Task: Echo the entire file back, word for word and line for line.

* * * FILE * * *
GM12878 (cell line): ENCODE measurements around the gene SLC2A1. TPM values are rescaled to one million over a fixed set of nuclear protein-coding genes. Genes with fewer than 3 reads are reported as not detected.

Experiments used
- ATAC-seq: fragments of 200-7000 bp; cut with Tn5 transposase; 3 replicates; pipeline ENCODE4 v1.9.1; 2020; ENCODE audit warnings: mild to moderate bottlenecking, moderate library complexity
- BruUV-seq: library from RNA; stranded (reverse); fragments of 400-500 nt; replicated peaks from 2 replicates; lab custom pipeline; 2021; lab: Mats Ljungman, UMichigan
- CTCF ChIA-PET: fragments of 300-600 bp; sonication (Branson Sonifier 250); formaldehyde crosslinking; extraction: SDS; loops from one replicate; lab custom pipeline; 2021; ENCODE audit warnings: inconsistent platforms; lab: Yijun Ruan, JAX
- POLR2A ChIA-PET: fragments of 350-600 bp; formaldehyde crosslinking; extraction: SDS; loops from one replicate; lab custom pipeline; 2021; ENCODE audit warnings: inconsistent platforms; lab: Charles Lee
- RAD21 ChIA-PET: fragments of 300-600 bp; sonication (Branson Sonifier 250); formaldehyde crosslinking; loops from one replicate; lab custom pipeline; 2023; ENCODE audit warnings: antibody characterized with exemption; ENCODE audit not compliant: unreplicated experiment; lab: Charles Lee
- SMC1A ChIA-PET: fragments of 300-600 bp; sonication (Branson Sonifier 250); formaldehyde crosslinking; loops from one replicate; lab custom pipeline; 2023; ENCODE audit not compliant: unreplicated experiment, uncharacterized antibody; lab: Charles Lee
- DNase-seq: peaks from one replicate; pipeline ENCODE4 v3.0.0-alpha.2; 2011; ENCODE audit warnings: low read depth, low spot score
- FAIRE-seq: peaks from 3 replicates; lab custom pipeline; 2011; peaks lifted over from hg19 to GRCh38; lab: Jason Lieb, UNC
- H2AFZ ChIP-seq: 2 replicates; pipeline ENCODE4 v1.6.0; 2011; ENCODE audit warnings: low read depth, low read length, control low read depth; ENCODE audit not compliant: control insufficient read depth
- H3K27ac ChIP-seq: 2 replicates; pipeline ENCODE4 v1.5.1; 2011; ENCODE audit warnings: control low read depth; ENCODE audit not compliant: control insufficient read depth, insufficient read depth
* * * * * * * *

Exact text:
GM12878 (cell line): ENCODE measurements around the gene SLC2A1. TPM values are rescaled to one million over a fixed set of nuclear protein-coding genes. Genes with fewer than 3 reads are reported as not detected.

Experiments used
- ATAC-seq: fragments of 200-7000 bp; cut with Tn5 transposase; 3 replicates; pipeline ENCODE4 v1.9.1; 2020; ENCODE audit warnings: mild to moderate bottlenecking, moderate library complexity
- BruUV-seq: library from RNA; stranded (reverse); fragments of 400-500 nt; replicated peaks from 2 replicates; lab custom pipeline; 2021; lab: Mats Ljungman, UMichigan
- CTCF ChIA-PET: fragments of 300-600 bp; sonication (Branson Sonifier 250); formaldehyde crosslinking; extraction: SDS; loops from one replicate; lab custom pipeline; 2021; ENCODE audit warnings: inconsistent platforms; lab: Yijun Ruan, JAX
- POLR2A ChIA-PET: fragments of 350-600 bp; formaldehyde crosslinking; extraction: SDS; loops from one replicate; lab custom pipeline; 2021; ENCODE audit warnings: inconsistent platforms; lab: Charles Lee
- RAD21 ChIA-PET: fragments of 300-600 bp; sonication (Branson Sonifier 250); formaldehyde crosslinking; loops from one replicate; lab custom pipeline; 2023; ENCODE audit warnings: antibody characterized with exemption; ENCODE audit not compliant: unreplicated experiment; lab: Charles Lee
- SMC1A ChIA-PET: fragments of 300-600 bp; sonication (Branson Sonifier 250); formaldehyde crosslinking; loops from one replicate; lab custom pipeline; 2023; ENCODE audit not compliant: unreplicated experiment, uncharacterized antibody; lab: Charles Lee
- DNase-seq: peaks from one replicate; pipeline ENCODE4 v3.0.0-alpha.2; 2011; ENCODE audit warnings: low read depth, low spot score
- FAIRE-seq: peaks from 3 replicates; lab custom pipeline; 2011; peaks lifted over from hg19 to GRCh38; lab: Jason Lieb, UNC
- H2AFZ ChIP-seq: 2 replicates; pipeline ENCODE4 v1.6.0; 2011; ENCODE audit warnings: low read depth, low read length, control low read depth; ENCODE audit not compliant: control insufficient read depth
- H3K27ac ChIP-seq: 2 replicates; pipeline ENCODE4 v1.5.1; 2011; ENCODE audit warnings: control low read depth; ENCODE audit not compliant: control insufficient read depth, insufficient read depth